August 4, 2014 by Coach Mac 10 Comments
Photo Credit: jDevaun via Compfight cc
Want to know exactly how to get the referees to give you every call? Simple. Bribe them with money.
Woah, relax. I’m kidding, I’m kidding. We would never do that at BFC
While bribing referees might not be the best option to get some extra calls, there are a number of ways to increase the chances of the whistle being blown in your favour…
Now I understand that there are going to be some people that have a problem with this article. It’s a little bit controversial. ‘Manipulating referees’, ‘referees deciding the outcome of games’, it’s an intense and highly debated topic. But an important one that must be talked about.
There are some people out there that believe the referees have no influence whatsoever on the outcome of the basketball game.
That is a lie. A huge lie.
A couple of referee decisions can decide a basketball game. Referees have decided many games before and will decide many, many games in the future.
Here are nine strategies that will help your team get a few extra calls every game if used correctly. 1. Build Trust Before The Game
The very first thing you need to do is build trust between you and the referees working the game. This needs to start before the game begins.
If you have the same referee a few times a season or during a tournament, building a rapport with them can go a long way to getting a few extra calls in games. Not because they’ll favor your team, but, for example, once you develop a rapport with a referee, there’s a far better chance they’ll listen to what you have to say during a game instead of shrugging you off.
How can you build trust? Here are a few of the things I do…
1. Be sure to introduce yourself to both referees before the game.
2. Ask them a question: “How’s the tournament going?”, “How’s your day going?”, etc.
3. Smile. 2. Learn Their Names
Taking the couple of extra seconds before the game to remember the referee’s name’s is important. There’s a big difference between…
“Ref! Come on, where was the foul?” and “Michael! Come on, where was the foul?”.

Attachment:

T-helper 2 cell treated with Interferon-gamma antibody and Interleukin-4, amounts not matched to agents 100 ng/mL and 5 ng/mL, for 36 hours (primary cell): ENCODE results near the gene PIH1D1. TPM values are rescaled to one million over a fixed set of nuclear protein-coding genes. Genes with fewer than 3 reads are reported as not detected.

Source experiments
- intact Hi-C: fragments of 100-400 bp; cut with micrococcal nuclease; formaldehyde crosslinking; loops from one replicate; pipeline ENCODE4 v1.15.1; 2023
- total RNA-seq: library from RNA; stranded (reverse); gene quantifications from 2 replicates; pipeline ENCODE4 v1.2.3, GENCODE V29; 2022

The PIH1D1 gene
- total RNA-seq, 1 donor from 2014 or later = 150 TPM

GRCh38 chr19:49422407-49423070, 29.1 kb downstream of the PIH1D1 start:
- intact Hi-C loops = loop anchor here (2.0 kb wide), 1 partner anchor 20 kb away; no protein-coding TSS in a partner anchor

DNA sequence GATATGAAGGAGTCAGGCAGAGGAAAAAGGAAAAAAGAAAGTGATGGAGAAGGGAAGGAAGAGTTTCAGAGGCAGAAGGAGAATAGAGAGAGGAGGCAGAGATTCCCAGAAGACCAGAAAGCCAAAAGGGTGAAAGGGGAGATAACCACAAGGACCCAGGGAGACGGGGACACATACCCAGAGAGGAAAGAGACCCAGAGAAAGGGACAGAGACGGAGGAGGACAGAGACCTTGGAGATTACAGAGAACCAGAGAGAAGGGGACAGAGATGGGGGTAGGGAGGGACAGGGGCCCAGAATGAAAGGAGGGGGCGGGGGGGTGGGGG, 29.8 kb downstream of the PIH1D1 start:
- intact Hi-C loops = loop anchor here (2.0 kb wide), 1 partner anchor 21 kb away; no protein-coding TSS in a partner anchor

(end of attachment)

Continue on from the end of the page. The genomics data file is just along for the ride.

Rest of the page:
Referee’s will be more inclined to talk to you if you address them by their name. 3. Compliment Them on Correct Calls
You want to let the referee know that you know the difference between a good call and a bad call. Regardless of which team it’s called on.
Usually for beginner coaches the only time they attempt to communicate with the referee is when they have a problem with a call. They’re only communicating with them about the negatives.
Experienced coaches don’t only interact on the negatives. They compliment them on good calls, whether they go in favour of their team or not.
I don’t recommend doing this on every call. I save this for when it’s a 50/50 call and the referee might be receiving a few negative words from players or parents. Regardless of what team it benefits, if it’s a 50/50 call and I believe the referee got it correct, if they’re close to me I’ll compliment them on the call. 4. Ask Them to Watch Specific Parts of the Game
Sometimes all it takes to receive a few calls is to make the referee’s aware of what you think they should be calling.
Countless times I’ve asked a referee to “please keep and eye on ____” and we’ve suddenly received the next couple of calls on the exact thing I’ve asked them to watch.
Here are a few examples…
“Hey Michael, can you keep an eye on how long number 41 is staying in the paint?”
“Hey Larry, can you watch number 24? He’s holding my guy every time he cuts”.
When you bring a potential call to the referee’s attention they WILL start looking for it each time down the court. 5. Teach Your Players How to Respond
Just as players don’t make every shot and coaches don’t make all the right substitutions, referee’s don’t get every call right 100% of the time.
If you’re trying to receive some calls in your favor, the last thing you want is for your